Jediah, a shoemaker by trade, took a leadership role in the community. He owned 500 acres in New Jersey, a considerable land holding–double what his father had owned. Like his father, he combined his trade with farming and civic/political duties. He served two terms (at least) in the General Assembly of New Jersey, and on numerous juries and committees. The main source on the Higgins family, Katherine Higgins’ book, credits Jediah with being more prominent than any of his siblings.

Jediah’s wife Mary Newbold came from Eckington in County York in England with her parents some time before 1684, the year she married Jediah Higgins at the age of 23. The Newbolds settled in Burlington County, New Jersey. [7th Great-Grandparents: Mary Newbold and Jediah HIggins. 8th Great-Grandparents: Ann (unknown maiden name) and Michael Newbold.]

Mary Higgins Stout

Jediah and Mary’s daughter Mary Higgins, would have been born in New Jersey in 1699. Mary Higgins father, Jediah Higgins, had been born in Eastham, Massachusetts. At the age of twelve, he moved with his parents and siblings to Piscataway New Jersey. Jediah was the oldest of the children of Jediah and his second wife, Mary. This caused some confusion about Mary’s place of birth. When I began my research, her memorial at Find a Grave.com said that she was born in Eastham, Massachusetts instead of New Jersey, her actual birthplace. It could have been either in Piscataway Township, or in Somerset County near Kingston.

Another daughter named Mary had died as a young child. There were two or possibly three girls still living when Mary joined the family and four or possibly five boys. She had one younger brother, born two years after she arrived. Two of her siblings in addition to the first Mary died young (date not known), so she grew up in a family of seven children (out of the ten born).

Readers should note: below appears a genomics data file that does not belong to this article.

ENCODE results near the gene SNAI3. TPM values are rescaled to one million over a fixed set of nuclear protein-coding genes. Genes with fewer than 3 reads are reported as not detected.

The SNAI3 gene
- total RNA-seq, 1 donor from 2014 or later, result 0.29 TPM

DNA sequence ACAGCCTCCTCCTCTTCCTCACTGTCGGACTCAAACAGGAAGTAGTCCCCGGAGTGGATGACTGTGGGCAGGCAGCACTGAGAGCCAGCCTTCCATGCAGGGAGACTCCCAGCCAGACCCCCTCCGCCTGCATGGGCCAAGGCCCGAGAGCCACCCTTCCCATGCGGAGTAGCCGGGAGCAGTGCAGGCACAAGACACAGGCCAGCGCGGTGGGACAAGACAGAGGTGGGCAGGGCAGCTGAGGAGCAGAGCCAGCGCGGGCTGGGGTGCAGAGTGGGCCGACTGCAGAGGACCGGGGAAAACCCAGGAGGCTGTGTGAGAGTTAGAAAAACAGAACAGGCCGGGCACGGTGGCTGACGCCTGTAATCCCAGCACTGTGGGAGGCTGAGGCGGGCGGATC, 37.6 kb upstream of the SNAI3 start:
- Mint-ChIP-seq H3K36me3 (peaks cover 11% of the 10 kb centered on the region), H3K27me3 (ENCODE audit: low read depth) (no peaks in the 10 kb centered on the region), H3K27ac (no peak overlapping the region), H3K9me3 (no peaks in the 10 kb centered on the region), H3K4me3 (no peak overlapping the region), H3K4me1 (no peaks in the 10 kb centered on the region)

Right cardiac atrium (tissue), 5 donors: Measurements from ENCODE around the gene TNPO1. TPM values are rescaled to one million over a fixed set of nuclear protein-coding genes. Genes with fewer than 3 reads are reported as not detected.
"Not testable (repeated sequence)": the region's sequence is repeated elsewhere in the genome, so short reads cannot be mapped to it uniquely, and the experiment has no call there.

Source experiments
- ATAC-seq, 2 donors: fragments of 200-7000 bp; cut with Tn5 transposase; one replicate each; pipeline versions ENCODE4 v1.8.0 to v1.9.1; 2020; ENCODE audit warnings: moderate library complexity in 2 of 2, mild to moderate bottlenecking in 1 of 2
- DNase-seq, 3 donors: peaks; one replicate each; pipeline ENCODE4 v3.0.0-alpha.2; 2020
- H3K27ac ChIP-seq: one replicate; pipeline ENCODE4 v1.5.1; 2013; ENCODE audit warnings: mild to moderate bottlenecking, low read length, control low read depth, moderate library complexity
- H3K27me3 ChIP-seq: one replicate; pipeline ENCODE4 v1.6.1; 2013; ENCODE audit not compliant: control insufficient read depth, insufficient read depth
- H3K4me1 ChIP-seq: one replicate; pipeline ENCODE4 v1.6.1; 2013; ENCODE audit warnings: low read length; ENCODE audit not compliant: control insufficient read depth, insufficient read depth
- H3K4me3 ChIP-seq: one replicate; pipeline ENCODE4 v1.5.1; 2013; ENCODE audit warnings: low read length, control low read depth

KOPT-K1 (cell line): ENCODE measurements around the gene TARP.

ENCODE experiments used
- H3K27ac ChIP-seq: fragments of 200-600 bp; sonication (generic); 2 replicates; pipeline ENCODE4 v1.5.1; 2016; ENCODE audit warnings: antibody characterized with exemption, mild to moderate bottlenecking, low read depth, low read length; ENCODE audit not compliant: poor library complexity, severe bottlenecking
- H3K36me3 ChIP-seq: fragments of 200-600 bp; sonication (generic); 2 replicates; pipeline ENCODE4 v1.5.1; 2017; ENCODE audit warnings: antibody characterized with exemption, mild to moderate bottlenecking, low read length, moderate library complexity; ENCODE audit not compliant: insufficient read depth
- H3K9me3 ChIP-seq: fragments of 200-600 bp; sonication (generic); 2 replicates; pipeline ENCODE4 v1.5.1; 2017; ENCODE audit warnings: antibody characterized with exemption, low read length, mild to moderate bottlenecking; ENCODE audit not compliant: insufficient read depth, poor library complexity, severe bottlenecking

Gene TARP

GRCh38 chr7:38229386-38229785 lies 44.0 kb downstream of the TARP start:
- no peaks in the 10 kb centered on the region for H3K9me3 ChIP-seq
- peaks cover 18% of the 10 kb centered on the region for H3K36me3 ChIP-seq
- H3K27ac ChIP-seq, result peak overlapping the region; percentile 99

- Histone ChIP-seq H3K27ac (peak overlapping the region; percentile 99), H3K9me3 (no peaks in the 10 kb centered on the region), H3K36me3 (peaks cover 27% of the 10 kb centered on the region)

Mary’s father, Jediah, died in April 1715 and left her 50 pounds to be given to her when she reached 18 years old or married.

When Mary married Freegift Stout (date undiscovered, but circa 1719) they settled in Clover Hill, as we have seen when I wrote about Freegift. Although I know that Freegift and Mary had ten children, I have not found dates for most of those children. I do know that they all lived to adulthood, because there are records of their marriages. That made Freegift and Mary Higgins Stout extremely fortunate parents in an age when people actually expected to lose some of their children in infancy or early childhood.

Although it is difficult to put together a detailed timeline for Mary’s life, she obviously had a busy homelife. Her husband, Freegift, does not show up in books about the area where they lived, as his father’s had, so their life might have been somewhat quieter than that of Jediah and Mary Higgins.

Her six-years-older husband wrote his will in 1763 and died in 1769, at the age of 76 . His will gave the plantation where he lived with some exceptions to his son Isaac Stout (my 5th great grandfather) . Freegift’s wife Mary received all household goods and the will instructed Isaac to give his mother 10 pounds per year.

Mary Higgins Stout’s Will

Perhaps nudged by her husband’s death, Mary wrote her own will in 1770. Some of their children had died by the time she wrote her will, and she named her three surviving daughters, Mary, who now lived in Virginia, and Rebecca and Rachel, as her heirs. Mary seems to have no land of her own. So her heritage for her daughters consisted of household goods and personal belongings. The key part of her will follows: